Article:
Anaplastic thyroid carcinoma (ATC) is a rare disease, responsible for 1.7% of all thyroid malignancies; it most often originates in an abnormal thyroid gland. A history of goiter is reported in more than 80% of cases, and differentiated thyroid carcinomas are well described as preexistent lesions [16]. We present a case with an unusual association of a TN with an ATC.

A 70-year-old Caucasian male was referred to our department due to the recent growth of a TMNG. TSH was suppressed (<0.001 mU/l) and thyroid antibodies (TPO-Ab, Tg-Ab, and TSHR-Ab) were absent. Thyroid US showed 2 nodules, one in the isthmus and the other in the left lobe, 51 and 38 mm in diameter, respectively. A neck CT scan showed a large MNG. Thyroid scintigraphy demonstrated increased uptake in the left lobe nodule with suppressed uptake in the surrounding tissue and in the contralateral lobe. FNAB of the isthmus nodule revealed follicular hyperplasia. The patient declined surgery and was treated with methimazole and β-adrenergic blockers.

After 3 years without follow-up, the patient returned with complaints of dyspnea, hoarseness, and dysphagia. Thyroid US showed the 2 nodules; their diameter was 50 and 30 mm, respectively, similar to their previously observed size. The CT scan revealed a large left lobe with new substernal extension and tracheal compression. FNAB of the isthmus nodule was repeated and follicular hyperplasia was confirmed. The patient was still hyperthyroid with negative antibodies and focal uptake in the left lobe (fig. 1). Methimazole was resumed.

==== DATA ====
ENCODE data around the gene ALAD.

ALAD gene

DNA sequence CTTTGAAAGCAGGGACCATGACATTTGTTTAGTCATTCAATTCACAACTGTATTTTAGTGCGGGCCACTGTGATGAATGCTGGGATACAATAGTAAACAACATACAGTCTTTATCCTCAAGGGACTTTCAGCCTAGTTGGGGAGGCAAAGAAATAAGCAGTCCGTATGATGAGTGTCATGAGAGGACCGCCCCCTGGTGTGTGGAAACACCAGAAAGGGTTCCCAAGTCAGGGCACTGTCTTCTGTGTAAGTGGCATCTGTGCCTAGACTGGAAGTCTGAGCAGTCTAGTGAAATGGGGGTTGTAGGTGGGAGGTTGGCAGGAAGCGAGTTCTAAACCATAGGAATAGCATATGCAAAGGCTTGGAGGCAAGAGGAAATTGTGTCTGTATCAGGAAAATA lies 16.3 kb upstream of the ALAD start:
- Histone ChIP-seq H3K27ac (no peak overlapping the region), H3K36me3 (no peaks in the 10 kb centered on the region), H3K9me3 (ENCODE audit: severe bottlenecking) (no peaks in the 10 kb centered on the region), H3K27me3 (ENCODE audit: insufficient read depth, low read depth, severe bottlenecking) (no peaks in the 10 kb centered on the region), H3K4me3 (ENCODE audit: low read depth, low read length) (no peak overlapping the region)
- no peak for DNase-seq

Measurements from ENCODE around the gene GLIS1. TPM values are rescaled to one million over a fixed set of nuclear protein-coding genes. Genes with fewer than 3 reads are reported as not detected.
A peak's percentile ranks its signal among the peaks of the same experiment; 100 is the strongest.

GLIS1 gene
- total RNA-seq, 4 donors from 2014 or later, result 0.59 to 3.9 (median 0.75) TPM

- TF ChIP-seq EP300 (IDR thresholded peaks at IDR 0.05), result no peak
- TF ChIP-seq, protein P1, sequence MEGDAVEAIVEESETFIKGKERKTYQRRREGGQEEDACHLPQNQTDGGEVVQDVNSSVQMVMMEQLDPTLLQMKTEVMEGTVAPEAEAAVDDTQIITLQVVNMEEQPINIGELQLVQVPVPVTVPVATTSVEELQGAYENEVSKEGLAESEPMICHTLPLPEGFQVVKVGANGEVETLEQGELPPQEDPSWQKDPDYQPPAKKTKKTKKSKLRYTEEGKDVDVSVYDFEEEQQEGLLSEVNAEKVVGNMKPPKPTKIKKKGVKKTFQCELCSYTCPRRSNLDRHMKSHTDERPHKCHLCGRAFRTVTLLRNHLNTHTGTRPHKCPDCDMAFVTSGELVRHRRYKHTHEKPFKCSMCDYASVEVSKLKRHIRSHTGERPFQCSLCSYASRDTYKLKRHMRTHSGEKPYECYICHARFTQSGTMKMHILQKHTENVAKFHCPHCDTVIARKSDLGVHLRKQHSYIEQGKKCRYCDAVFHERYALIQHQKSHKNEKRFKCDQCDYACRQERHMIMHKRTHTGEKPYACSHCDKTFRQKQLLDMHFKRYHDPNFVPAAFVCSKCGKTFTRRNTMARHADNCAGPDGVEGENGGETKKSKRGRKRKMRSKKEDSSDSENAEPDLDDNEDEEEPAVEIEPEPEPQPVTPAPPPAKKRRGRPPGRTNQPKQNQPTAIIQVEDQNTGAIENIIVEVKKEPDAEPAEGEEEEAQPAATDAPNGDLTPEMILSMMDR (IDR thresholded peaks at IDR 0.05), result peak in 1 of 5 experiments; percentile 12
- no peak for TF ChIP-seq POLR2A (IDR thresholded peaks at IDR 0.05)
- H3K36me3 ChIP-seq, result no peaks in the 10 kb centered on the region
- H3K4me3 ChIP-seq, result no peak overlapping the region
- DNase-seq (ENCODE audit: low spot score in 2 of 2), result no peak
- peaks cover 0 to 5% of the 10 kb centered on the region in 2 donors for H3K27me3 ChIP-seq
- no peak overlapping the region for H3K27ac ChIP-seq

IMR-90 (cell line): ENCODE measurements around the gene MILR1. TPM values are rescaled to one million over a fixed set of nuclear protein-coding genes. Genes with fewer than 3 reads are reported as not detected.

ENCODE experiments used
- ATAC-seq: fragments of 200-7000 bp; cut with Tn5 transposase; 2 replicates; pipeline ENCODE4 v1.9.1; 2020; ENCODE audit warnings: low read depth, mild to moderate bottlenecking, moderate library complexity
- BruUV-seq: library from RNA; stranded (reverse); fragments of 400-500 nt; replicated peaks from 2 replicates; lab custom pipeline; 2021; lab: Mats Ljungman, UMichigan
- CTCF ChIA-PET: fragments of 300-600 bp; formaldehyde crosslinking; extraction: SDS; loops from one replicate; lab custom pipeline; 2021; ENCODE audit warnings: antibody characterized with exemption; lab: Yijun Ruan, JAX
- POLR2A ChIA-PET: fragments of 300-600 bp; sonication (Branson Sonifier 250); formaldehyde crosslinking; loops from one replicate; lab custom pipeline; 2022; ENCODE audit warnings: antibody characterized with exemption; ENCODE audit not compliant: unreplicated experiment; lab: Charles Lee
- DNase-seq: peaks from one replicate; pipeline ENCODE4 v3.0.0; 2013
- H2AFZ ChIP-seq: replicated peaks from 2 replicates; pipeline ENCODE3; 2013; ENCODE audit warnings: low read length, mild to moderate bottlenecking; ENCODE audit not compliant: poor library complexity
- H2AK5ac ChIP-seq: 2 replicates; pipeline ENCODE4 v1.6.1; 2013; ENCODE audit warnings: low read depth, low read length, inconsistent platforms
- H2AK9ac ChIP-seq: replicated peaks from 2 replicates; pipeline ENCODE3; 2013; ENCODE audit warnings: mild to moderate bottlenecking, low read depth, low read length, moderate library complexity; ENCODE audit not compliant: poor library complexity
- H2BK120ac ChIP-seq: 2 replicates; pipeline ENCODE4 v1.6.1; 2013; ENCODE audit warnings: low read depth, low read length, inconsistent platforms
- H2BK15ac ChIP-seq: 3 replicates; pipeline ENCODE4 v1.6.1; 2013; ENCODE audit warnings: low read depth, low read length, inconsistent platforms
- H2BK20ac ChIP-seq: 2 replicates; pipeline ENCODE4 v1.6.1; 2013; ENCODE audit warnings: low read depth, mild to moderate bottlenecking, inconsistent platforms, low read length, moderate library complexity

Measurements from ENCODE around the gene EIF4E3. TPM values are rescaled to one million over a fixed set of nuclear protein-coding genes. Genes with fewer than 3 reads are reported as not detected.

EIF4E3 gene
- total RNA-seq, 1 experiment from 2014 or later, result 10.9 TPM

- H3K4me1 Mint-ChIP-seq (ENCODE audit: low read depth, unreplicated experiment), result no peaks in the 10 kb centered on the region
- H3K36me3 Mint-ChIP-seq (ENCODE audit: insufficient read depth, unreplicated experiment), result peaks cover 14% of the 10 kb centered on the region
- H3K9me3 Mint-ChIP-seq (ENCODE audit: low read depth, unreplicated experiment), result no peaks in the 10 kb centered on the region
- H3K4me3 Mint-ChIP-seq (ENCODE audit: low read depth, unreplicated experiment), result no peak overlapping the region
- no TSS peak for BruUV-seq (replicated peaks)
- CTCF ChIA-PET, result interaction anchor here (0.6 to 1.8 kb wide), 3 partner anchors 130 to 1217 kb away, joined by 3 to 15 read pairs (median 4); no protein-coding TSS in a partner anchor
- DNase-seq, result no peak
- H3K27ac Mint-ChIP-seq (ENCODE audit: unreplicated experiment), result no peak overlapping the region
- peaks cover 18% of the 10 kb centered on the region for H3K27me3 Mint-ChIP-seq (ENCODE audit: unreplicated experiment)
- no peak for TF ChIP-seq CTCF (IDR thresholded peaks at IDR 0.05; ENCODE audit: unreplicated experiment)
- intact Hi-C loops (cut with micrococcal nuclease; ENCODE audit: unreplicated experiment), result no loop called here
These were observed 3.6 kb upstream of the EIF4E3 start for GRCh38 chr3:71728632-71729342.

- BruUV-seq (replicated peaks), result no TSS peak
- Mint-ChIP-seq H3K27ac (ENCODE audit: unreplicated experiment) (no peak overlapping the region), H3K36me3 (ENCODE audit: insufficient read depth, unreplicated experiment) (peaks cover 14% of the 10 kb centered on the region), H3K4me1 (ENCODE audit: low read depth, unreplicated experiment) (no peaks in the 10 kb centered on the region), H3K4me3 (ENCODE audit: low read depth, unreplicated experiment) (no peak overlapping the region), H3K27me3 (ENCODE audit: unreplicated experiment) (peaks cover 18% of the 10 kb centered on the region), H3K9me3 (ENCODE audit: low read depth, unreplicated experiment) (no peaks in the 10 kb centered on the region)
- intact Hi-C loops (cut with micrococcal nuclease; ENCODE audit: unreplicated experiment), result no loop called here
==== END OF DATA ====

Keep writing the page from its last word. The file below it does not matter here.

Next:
Fig. 1

a Neck CT scan showing a large mass in the isthmus (blue arrow) and a nodule (red arrow) in the left thyroid lobe, compressing and deviating the trachea to the right. b Iodine-123 thyroid scintigraphy showing uptake in the nodule in the left thyroid lobe [with a similar image on the CT scan (red arrow)].

Fig. 1

a Neck CT scan showing a large mass in the isthmus (blue arrow) and a nodule (red arrow) in the left thyroid lobe, compressing and deviating the trachea to the right. b Iodine-123 thyroid scintigraphy showing uptake in the nodule in the left thyroid lobe [with a similar image on the CT scan (red arrow)].

Close modal

Three months later, since he had no relief of the compressive symptoms, the patient was referred to an ear-nose-throat specialist who detected vocal cord paralysis and requested a new CT scan. Neck CT was repeated, showing a suspicious mass involving the left lobe and the isthmus, measuring 70 × 60 × 50 mm, with invasion of the surrounding soft tissue, trachea, and recurrent nerve; there were also cervical and mediastinal adenopathies (fig. 2). Thoracoabdominal CT showed no evidence of lung and/or abdominal metastases.

Fig. 2